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The astounding all-Russian cello sonata program of David Finckel and Wu Han on the Durham Chamber Arts series on January 10 set the performance-standard bar so high that I approached the Pinehurst Classical Concert Series' concert on January 12 with trepidation. As luck would have it, the program was mostly German with a bit of French and Polish music for spice despite cellist Alexandre Bouzlov being very Russian. A good crowd in Owens Auditorium on the Sandhills Community College campus heard a well-prepared menu that abounded in a rich variety of musical colors and flavors.
In 2001, when he was seventeen, Bouzlov won first prize in the Young Artists International Auditions and two special prizes: the Fergus Prize for Special Merit and the Usedom Music Festival Prize, for an engagement in Germany. As a fourteen-year old, he performed at Mstislav Rostropovich's 70th birthday concert. Currently, he is a student of Natalya Gutman at the Moscow Conservatory. His robust-sounding cello was made by contemporary French luthier Alan Carbonair and is provided to him by the Spivakov Foundation. His impressive accompanist was Noreen Cassidy-Polera, a Juilliard graduate who has specialized in cello-piano repertory. She has a fine mastery of styles and balanced carefully with Bouzlov; their ensemble was very tight. I suspect that her balance would have been fine without having the piano lid in its lowest setting.
Unlike many young musicians who sometimes rush things, Bouzlov displayed maturity beyond his years in his secure and unhurried bowing and phrasing of slow passages such as the opening of Beethoven's Sonata No. 4, in C, Op. 102. This made the ensuing fast passage all the more dramatic. His richly burnished tone, from the most delicate quiet passages through the most theatrical, projected well. Both artists gave full value to the composer's important moments of silence.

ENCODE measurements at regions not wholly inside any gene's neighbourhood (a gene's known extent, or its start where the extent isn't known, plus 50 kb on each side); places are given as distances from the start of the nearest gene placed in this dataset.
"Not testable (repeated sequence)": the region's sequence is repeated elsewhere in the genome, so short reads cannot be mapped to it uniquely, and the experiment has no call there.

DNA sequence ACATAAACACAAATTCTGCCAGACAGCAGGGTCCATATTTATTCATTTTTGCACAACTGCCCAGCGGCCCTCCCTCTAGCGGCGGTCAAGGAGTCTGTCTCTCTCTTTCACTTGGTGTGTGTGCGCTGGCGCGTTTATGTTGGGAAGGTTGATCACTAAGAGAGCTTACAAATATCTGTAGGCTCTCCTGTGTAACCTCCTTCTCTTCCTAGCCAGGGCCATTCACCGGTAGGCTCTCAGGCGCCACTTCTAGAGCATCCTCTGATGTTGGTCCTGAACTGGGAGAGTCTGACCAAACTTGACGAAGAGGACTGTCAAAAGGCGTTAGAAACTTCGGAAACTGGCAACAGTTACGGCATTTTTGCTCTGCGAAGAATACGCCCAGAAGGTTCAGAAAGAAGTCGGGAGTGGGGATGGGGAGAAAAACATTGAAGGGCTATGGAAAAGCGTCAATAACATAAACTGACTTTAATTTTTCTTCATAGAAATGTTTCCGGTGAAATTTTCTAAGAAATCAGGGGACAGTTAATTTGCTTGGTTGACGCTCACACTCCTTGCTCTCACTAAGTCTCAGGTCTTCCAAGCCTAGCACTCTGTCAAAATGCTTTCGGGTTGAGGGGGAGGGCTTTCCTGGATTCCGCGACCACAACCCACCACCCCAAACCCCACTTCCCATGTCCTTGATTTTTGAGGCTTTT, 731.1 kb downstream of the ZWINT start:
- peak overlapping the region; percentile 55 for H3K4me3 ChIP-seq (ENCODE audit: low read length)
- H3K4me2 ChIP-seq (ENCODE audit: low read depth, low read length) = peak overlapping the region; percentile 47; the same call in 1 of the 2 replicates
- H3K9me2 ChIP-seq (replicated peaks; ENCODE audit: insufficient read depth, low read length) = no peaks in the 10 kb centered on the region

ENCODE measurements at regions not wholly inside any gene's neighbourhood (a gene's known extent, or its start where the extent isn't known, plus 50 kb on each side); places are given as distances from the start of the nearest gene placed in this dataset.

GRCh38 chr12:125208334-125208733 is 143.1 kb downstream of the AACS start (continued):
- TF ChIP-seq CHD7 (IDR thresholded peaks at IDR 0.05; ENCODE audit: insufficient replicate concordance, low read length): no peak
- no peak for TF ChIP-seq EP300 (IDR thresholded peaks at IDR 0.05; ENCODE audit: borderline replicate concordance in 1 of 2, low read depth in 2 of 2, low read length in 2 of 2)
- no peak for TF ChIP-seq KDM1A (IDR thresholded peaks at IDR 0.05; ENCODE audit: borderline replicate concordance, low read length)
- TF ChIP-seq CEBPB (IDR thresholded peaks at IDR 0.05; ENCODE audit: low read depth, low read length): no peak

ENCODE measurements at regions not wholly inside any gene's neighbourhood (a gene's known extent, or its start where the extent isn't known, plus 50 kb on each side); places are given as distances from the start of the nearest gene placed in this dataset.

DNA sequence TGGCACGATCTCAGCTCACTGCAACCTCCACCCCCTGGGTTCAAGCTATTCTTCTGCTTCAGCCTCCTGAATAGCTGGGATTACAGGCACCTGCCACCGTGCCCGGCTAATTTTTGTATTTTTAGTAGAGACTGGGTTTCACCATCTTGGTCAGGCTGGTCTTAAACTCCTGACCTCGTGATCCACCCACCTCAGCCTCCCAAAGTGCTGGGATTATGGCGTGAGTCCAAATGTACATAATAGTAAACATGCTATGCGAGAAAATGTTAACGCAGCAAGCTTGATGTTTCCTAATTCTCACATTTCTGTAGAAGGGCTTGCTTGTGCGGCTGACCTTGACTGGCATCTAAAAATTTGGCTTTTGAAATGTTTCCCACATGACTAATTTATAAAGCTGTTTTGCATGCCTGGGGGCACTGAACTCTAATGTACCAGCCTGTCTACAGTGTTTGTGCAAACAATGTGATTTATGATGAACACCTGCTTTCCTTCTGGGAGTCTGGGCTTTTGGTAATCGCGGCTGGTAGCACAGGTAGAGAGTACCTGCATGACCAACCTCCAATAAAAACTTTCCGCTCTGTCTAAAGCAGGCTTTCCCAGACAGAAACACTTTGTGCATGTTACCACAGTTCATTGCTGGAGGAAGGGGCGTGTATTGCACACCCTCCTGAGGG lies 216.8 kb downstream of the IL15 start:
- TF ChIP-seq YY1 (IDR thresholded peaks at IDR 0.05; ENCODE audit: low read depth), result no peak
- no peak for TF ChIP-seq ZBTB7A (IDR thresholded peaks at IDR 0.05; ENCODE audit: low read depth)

Bouzlov brought plenty of sweep to the opening of Brahms' Second Cello Sonata, in F, Op. 99. The composer exploits the whole range of the instrument; one of the highlights of the cellist's interpretation was the wide palette of colors heard in both his pizzicatos and tremolandos. The slow movement - heart-felt and held together seamlessly - was the outstanding feature of the cellist's interpretation.
Robert Schumann's Five Pieces in Folk Style, Op. 102, with their irregular rhythms, offbeat accents, and song-like melodies, made a witty appetizer for the second half of the concert.
Debussy's Sonata in D Minor received a performance that would be difficult to improve upon. Bouzlov's precise intonation and mastery of color made this a tonally iridescent jewel. The composer originally entitled the sonata "Pierrot fâché avec la lune" ("Pierrot angry with the moon"), and the duo brought out the somewhat fey quality the name suggests.
Bouzlov and Polera won the audience's unreserved enthusiasm with a virtuosic performance of Chopin's Introduction and Polonaise Brillante in C, Op. 3, composed for cello and piano in 1829-30. The pianist luxuriated in a surfeit of cascading arpeggios that backed the cellist's long singing line.
The encore - Variations for One String on a Theme by Paganini, generally played by violinists - was a showy display of technique.